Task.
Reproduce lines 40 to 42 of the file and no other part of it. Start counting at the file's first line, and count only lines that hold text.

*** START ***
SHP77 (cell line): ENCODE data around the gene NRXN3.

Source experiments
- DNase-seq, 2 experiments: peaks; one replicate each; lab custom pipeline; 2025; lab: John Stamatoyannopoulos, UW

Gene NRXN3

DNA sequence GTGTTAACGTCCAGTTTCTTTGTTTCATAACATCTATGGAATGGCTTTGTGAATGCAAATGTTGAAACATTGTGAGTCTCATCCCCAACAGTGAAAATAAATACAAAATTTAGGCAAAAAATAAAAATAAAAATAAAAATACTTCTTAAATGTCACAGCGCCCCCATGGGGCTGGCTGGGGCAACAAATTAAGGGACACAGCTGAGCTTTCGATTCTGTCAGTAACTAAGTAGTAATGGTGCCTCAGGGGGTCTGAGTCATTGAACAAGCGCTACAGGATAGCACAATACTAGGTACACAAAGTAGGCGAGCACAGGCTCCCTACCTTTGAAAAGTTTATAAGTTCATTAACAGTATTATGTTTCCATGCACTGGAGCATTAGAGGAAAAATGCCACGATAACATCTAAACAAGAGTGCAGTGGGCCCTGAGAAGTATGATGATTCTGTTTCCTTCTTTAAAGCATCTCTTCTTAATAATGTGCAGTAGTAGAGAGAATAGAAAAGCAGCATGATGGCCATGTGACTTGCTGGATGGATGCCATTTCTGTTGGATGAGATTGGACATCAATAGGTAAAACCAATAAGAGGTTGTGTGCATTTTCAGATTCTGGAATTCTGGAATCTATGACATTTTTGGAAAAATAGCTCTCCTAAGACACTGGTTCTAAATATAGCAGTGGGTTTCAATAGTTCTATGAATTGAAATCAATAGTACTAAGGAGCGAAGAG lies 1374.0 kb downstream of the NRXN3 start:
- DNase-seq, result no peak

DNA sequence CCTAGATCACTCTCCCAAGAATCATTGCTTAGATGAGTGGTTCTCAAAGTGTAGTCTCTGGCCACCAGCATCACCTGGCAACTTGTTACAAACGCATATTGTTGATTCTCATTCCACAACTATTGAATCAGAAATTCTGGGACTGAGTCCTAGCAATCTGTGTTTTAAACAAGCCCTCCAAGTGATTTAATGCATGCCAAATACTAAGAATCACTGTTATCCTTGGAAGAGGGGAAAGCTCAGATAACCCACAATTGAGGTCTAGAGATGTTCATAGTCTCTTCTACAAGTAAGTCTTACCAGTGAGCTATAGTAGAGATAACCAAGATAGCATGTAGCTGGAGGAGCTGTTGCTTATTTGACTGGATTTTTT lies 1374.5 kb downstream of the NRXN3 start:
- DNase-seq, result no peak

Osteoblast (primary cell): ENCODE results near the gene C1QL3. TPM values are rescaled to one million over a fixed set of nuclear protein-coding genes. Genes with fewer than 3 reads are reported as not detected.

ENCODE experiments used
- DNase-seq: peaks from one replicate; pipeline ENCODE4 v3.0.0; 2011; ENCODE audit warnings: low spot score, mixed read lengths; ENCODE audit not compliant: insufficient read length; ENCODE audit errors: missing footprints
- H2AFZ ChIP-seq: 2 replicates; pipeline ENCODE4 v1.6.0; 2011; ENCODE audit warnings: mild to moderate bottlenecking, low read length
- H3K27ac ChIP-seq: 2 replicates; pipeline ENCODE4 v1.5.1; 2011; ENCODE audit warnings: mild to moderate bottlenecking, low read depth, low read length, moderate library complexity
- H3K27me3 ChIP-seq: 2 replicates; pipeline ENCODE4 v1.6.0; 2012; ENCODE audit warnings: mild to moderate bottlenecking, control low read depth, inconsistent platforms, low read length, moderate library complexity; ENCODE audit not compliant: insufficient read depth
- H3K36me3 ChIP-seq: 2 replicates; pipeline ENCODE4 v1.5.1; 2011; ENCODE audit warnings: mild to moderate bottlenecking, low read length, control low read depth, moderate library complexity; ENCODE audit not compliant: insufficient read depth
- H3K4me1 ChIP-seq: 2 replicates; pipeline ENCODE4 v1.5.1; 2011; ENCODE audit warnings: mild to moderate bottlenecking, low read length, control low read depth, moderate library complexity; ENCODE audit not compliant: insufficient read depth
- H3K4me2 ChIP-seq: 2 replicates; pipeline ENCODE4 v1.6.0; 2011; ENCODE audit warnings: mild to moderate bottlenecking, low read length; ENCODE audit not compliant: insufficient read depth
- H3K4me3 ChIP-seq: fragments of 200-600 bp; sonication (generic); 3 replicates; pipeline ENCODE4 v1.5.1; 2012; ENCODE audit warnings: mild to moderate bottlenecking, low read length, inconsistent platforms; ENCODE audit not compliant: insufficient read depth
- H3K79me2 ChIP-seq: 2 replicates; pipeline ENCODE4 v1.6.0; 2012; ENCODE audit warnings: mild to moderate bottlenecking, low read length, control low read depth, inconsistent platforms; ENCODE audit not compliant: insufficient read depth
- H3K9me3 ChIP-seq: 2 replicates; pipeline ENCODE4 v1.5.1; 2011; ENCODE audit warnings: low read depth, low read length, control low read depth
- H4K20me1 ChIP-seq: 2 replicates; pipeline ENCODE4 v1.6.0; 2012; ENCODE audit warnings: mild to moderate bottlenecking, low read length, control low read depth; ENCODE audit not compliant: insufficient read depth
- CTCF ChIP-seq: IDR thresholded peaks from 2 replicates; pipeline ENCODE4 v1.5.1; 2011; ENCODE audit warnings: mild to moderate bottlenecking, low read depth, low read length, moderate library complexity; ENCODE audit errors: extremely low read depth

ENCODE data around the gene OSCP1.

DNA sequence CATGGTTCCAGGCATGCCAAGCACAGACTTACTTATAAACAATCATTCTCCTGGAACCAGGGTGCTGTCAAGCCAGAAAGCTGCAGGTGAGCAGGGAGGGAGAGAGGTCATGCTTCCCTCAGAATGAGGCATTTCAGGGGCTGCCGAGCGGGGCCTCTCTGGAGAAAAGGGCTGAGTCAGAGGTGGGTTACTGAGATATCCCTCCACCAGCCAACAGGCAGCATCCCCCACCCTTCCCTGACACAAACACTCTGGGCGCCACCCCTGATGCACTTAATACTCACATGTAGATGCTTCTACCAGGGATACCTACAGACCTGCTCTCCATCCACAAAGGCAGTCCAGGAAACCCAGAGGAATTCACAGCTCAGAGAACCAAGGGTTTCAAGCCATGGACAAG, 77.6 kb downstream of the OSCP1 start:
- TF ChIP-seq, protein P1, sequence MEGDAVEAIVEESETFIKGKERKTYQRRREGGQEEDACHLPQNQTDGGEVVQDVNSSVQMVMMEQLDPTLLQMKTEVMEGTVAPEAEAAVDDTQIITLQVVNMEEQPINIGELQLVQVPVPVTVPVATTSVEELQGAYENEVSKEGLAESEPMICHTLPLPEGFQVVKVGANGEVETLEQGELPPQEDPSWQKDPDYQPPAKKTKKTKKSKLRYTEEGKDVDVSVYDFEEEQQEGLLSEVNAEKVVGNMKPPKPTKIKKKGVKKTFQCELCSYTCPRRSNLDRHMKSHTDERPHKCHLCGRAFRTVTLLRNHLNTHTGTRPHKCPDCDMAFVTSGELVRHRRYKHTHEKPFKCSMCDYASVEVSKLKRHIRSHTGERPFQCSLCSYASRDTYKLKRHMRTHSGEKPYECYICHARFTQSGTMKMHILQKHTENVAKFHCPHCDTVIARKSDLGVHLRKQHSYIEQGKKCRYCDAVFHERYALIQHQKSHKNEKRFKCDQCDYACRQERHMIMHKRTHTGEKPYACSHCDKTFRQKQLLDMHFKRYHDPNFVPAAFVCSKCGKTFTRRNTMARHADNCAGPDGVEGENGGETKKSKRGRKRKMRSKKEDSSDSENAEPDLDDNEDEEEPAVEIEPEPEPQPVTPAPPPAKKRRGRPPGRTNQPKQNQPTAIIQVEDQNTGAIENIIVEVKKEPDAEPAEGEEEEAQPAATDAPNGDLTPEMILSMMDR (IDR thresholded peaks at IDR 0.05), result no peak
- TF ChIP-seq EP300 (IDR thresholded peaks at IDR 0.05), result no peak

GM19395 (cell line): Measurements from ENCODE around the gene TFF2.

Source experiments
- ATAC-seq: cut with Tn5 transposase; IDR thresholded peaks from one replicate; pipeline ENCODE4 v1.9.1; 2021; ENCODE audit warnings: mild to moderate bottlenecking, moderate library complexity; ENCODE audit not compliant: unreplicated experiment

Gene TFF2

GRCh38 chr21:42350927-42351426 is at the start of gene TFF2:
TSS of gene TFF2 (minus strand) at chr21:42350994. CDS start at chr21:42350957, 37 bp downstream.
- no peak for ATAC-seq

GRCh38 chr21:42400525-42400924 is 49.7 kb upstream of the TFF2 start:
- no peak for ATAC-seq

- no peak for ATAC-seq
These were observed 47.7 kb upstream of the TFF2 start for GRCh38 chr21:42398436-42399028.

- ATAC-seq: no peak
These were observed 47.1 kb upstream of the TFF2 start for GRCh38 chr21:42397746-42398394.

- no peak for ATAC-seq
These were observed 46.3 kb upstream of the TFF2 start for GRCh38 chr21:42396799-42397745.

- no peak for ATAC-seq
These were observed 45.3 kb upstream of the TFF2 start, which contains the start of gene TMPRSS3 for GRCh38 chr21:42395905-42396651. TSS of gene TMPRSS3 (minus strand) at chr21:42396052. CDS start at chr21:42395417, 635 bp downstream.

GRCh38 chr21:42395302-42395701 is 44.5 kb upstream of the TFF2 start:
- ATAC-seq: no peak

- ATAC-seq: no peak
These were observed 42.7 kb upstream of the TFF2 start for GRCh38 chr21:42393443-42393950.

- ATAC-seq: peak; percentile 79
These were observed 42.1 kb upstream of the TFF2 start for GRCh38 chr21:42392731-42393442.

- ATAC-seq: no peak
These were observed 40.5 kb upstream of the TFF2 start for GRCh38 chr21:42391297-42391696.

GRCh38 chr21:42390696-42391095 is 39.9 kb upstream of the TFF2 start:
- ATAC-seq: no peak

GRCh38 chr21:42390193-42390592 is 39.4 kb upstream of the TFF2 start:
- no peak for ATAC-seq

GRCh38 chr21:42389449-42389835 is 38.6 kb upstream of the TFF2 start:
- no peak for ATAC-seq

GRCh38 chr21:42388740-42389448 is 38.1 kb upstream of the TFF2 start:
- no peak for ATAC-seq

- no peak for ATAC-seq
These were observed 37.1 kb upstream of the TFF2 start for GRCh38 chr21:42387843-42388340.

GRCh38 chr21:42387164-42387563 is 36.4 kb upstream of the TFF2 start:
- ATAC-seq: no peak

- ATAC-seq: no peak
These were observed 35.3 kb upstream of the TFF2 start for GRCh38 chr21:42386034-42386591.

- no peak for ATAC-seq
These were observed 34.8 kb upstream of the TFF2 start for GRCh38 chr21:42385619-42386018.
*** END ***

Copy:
- no peak for ATAC-seq
These were observed 46.3 kb upstream of the TFF2 start for GRCh38 chr21:42396799-42397745.

- no peak for ATAC-seq